Ticketing app and ongoing shitshow MoviePass has been burning through whatever could possibly remain of its finances at an incredible rate—when last the imploding startup was in the news, it was because it reportedly tried to prevent users from actually using it by changing their passwords and barring them from certain screenings. Leaked internal data in April showed that the company was down to 225,000 subscribers from its peak of three million. Its parent company, Helios & Matheson, took the app offline in July for some vaguely defined “updates,” and it has been inaccessible since. Now, according to a report in TechCrunch, it’s going to have to explain how it left some 58,000 users’ customer card details exposed on a database accessible to the entire internet.
According to TechCrunch, security researcher Mossab Hussein of Dubai-based SpiderSilk found that a database on a MoviePass subdomain containing some 161 million records was left exposed to the wider internet. Contained in said database were an estimated 58,000 records containing information on MoviePass customer cards, which are used to store cash balances, TechCrunch wrote:
These MoviePass customer cards are like normal debit cards: they’re issued by Mastercard and store a cash balance, which users who sign up to the subscription service can use to pay to watch a catalog of movies. For a monthly subscription fee, MoviePass uses the debit card to load the full cost of the movie, which the customer then uses to pay for the movie at the cinema.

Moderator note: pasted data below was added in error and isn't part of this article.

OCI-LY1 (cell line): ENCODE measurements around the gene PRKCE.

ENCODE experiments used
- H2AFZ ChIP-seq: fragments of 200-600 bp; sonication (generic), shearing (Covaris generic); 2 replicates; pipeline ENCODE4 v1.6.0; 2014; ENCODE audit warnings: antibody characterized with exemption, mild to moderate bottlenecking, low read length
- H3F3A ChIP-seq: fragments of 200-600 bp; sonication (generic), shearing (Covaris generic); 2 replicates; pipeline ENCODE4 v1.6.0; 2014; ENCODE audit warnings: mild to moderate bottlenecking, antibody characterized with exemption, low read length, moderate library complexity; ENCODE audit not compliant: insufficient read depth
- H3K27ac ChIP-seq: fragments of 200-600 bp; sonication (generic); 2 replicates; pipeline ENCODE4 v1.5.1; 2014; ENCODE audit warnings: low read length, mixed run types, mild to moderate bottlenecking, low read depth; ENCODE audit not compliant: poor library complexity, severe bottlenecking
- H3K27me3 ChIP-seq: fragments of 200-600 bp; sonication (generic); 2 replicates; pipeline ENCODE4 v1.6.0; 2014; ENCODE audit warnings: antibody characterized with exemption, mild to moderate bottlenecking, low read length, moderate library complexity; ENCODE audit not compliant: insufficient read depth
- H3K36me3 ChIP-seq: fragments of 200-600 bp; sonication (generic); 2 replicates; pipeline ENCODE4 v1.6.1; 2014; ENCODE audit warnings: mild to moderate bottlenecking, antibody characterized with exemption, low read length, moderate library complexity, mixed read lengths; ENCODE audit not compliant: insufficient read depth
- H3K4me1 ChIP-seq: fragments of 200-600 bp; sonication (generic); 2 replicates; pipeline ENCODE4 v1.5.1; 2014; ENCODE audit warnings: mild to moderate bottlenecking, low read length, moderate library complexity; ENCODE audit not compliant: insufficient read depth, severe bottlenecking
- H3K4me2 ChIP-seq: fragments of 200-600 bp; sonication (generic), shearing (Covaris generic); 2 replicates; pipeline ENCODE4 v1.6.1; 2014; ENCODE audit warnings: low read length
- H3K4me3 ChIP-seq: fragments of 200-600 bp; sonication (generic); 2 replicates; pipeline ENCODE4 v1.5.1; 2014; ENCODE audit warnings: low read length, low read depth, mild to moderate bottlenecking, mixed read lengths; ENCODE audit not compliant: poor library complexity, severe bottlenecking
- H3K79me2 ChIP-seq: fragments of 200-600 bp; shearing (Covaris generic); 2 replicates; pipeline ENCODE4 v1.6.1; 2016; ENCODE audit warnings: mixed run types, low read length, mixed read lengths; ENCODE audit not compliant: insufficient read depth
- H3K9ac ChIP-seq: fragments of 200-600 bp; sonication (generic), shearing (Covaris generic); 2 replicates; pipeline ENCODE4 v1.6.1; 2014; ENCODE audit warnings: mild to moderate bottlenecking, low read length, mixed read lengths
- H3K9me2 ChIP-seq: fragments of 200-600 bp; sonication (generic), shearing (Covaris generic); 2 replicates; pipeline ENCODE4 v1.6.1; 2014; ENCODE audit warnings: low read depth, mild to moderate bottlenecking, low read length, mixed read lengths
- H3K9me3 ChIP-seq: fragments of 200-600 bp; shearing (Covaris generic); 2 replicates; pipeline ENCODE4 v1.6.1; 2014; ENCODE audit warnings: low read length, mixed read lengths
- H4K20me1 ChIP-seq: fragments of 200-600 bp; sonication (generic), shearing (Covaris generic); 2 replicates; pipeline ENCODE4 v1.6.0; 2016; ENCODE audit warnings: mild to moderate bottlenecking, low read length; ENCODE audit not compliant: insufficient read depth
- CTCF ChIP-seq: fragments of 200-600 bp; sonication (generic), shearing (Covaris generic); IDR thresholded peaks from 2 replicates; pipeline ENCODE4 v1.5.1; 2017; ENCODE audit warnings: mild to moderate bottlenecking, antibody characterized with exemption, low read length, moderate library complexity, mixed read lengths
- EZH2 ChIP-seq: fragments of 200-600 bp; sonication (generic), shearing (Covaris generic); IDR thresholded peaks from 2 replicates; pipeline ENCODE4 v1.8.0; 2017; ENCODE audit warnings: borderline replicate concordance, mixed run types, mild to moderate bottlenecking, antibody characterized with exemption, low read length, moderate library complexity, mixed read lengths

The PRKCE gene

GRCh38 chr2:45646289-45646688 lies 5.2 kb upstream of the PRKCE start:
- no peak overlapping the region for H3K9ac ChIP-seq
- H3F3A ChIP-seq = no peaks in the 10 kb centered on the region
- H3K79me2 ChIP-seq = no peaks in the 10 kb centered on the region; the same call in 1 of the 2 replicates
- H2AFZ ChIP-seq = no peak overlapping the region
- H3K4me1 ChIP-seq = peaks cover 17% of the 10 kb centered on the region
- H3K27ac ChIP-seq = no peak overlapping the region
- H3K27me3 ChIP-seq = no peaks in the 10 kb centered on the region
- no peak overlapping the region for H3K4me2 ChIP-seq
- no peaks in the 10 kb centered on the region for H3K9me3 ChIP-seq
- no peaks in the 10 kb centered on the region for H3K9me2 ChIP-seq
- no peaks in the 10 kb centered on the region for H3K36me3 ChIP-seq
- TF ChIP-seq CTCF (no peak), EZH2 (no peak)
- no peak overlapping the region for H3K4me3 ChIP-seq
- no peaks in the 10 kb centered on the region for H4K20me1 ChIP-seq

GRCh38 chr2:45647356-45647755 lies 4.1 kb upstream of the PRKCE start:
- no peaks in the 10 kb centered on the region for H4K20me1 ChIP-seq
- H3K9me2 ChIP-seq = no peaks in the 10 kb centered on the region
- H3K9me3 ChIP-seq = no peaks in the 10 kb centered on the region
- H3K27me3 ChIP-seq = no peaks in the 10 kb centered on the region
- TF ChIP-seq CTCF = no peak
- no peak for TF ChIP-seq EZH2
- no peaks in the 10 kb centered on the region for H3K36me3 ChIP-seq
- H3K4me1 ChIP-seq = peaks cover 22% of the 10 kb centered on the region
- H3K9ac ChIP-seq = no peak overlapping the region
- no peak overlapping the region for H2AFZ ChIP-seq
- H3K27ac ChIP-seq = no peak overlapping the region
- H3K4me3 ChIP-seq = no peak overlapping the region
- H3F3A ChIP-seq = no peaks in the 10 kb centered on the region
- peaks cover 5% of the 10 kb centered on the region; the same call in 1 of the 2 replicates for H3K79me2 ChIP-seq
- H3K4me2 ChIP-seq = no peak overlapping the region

We reviewed a sample of 1,000 records and removed the duplicates. A little over half contained unique MoviePass debit card numbers. Each customer card record had the MoviePass debit card number and its expiry date, the card’s balance and when it was activated... The database had more than 58,000 records containing card data—and was growing by the minute..
TechCrunch added that the database also exposed “records containing customers’ personal credit card numbers and their expiry date—which included billing information, including names and postal addresses.” In some cases that would constitute enough information to make fraudulent purchases, according to TechCrunch and Hussein. TechCrunch also reported that the database contained “hundreds of records containing users’ email addresses and presumably incorrectly typed passwords”; when TechCrunch attempted to log into the database using a fake email address and password, it not only immediately gained access but observed that the fake login credentials were now part of its data set.
It was only when TechCrunch reached out to MoviePass on Tuesday that the company took the database offline, despite previous attempts by Hussein to reach the company over the weekend.
“We keep on seeing companies of all sizes using dangerous methods to maintain and process private user data,” Hussein told TechCrunch. “... In the case of MoviePass, we are questioning the reason why would internal technical teams ever be allowed to see such critical data in plaintext—let alone the fact that the data set was exposed for public access by anyone.”
According to TechCrunch, while it is unclear how long the information was exposed, cyberthreat intelligence firm RiskIQ first discovered the database was accessible “in late June.”
About the best that can be said of this is that this round of MoviePass recklessness is at least less aggressive than the service’s behavior in fall 2018, when it reportedly re-enrolled customers who declined to opt into less generous subscription packages and started charging their cards again. Earlier this year, co-founder Stacy Spikes (who is no longer with MoviePass) said the $10-a-month, unlimited subscription plan that vaulted the company to prominence in the first place was never supposed to be more than a promotional deal.